Grocery Executive of the Year: Apoorva Mehta, CEO of Instacart
In the wake of the Amazon-Whole Foods deal, Instacart signed on with dozens of retailers, turning what many thought would be a disadvantage into a major advantage for the company.
Apoorva MehtaCEO, Instacart
The [Whole Foods] acquisition was a wake-up call to all grocers that having an e-commerce strategy is critical and we knew that would be an incredible opportunity for us.—Apoorva Mehta, Instacart CEO
Number of markets served:
More than 150
Reaching 80% of U.S. households by 2018
Under CEO Apoorva Mehta’s leadership, Instacart turned what many considered a damaging blow — Amazon's $13.7 billion acquisition of Whole Foods — into a major opportunity for the company. Rather than dwell on the threat the e-tailer posed, Instacart focused on partnering with dozens of grocers who were eager to add online shopping in the wake of the deal.
The e-commerce provider moved at an eye-popping pace, expanding from 30 markets at the beginning of 2017 to over 150 today, putting it firmly on track to reach its goal of reaching 80% of U.S. households by 2018.
"We learned quickly that Instacart will work anywhere there is a grocery store, and that the convenience of same-day delivery is valued across the nation whether you are in a crowded city or suburb," Mehta wrote in an email to Food Dive.
The service’s rapid expansion has proven to naysayers the company is strong enough to compete with Amazon and other big players in the industry. Speed, agility and vision have vaulted the company ahead of smaller upstarts that are trying to muscle their way into the market.
"Expanding a service like ours is not easy," Instacart said in a statement earlier this year. "We’ve spent the last few years expanding judiciously and staying laser-focused on the efficiency and economics of our business model — to make sure that it could someday support a national service."
It’s this laser-like focus that enables Instacart to stay ahead of the competitive curve.
"Instacart has flourished by focusing on a specific, albeit massive, industry segment — grocery — rather than trying to be all things to all retailers," Keith Anderson, executive vice president of strategy & insights for e-commerce analytics firm Profitero, told Food Dive. "It’s offering solutions for two of the most complex requirements of online grocery: a slick, mobile-ready ordering interface, and last-mile logistics," said Anderson.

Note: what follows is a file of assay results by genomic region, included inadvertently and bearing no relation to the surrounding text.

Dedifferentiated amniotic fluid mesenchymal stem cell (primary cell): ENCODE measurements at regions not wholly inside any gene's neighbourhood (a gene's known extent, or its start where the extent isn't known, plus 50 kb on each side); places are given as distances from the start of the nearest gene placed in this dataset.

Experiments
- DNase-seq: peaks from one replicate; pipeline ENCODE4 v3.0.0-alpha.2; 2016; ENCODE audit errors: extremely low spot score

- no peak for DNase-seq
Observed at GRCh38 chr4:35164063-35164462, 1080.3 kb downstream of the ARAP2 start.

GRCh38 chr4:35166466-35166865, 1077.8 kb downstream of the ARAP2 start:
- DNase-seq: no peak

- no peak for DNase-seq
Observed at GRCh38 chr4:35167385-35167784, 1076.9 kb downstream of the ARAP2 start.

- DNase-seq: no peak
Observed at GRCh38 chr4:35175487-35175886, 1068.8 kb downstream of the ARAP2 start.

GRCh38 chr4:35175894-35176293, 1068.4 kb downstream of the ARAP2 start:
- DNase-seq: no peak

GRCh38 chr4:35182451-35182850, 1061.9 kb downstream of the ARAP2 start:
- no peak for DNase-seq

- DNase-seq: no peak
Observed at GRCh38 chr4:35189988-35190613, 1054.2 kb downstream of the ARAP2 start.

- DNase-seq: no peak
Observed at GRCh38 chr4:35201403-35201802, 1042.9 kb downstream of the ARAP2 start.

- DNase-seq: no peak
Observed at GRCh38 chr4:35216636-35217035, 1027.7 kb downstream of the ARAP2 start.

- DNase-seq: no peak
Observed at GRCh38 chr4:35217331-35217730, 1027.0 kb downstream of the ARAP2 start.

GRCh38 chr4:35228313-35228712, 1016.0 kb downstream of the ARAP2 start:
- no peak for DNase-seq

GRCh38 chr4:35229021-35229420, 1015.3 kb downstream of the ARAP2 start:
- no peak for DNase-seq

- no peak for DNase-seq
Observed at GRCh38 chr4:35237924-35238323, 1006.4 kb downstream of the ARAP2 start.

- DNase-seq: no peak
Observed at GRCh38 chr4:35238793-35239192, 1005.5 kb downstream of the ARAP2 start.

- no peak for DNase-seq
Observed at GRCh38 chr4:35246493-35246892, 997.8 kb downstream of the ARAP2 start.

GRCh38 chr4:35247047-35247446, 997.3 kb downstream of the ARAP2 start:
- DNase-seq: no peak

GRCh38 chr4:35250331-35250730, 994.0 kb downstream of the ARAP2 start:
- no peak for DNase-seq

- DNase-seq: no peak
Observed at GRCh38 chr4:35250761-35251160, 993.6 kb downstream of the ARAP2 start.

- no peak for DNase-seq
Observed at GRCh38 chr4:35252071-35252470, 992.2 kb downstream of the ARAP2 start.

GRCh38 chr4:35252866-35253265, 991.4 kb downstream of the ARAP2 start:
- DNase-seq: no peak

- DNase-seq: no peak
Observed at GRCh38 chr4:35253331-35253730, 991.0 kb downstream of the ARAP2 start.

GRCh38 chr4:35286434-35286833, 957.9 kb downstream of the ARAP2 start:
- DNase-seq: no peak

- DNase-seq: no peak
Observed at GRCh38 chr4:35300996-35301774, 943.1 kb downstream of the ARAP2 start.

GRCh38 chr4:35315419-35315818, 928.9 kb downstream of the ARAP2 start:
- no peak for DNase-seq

Instacart has "done well to align its interests with retailers, offering them an actionable and pre-emptive way to respond to Amazon’s growth," continued Anderson.
Whole Foods, which was an early investor in Instacart, remains the company's largest account even after the Amazon deal. Many believe the end of this relationship is inevitable, but Mehta maintains Instacart will be fine without it. Among the big names signing on with Instacart in recent months: Publix, Stop & Shop, Wegmans and Aldi.
"Whole Foods continues to be a valued partner, but it accounts for just 2% of the grocery industry," Mehta wrote. "The acquisition was a wake-up call to all grocers that having an e-commerce strategy is critical and we knew that would be an incredible opportunity for us. In the wake of that announcement, we’ve launched or expanded many key partnerships and continue to have strong momentum with many top grocers."
The company recently made its first international expansion with Canada’s leading grocer, Loblaws. Then just last month, Instacart signed its biggest deal of the year — an agreement with Albertsons to provide online ordering and delivery for more than 1,800 stores. Some analysts warn that Instacart could be spreading itself too thin, though the company's ability to scale quickly has been proven time and again.
Despite its many gains this year, the company isn’t without its share of challenges, like finding and holding onto shift workers. Mehta indicated the company recently noticed that acquiring shoppers — people who pick and deliver Instacart orders — had become a challenge. His team has made some adjustments to improve efficiency, including a "touchless onboarding" process that allows prospective shoppers to apply, verify their identity and start shopping for Instacart in a matter of hours.
"The updated process makes it easier for people to start earning income as an Instacart shopper and helps us make sure we have enough shoppers to meet demand across the nation," said Mehta.
When asked how he has helped Instacart get to where it is today, Mehta replied, "Discipline. As the founder and CEO of a startup, I have to make hard decisions between battling priorities. I have to say no to lots of seemingly good ideas so that we can focus on what is critical now. The only way we are able to do this is by staying disciplined and consistently focusing on the long-term mission of the company."
It will be interesting to see if Instacart meets — or exceeds — its goal of reaching four fifths of the nation's households by the end of 2018, and if there is anything that can stop its rapid growth.
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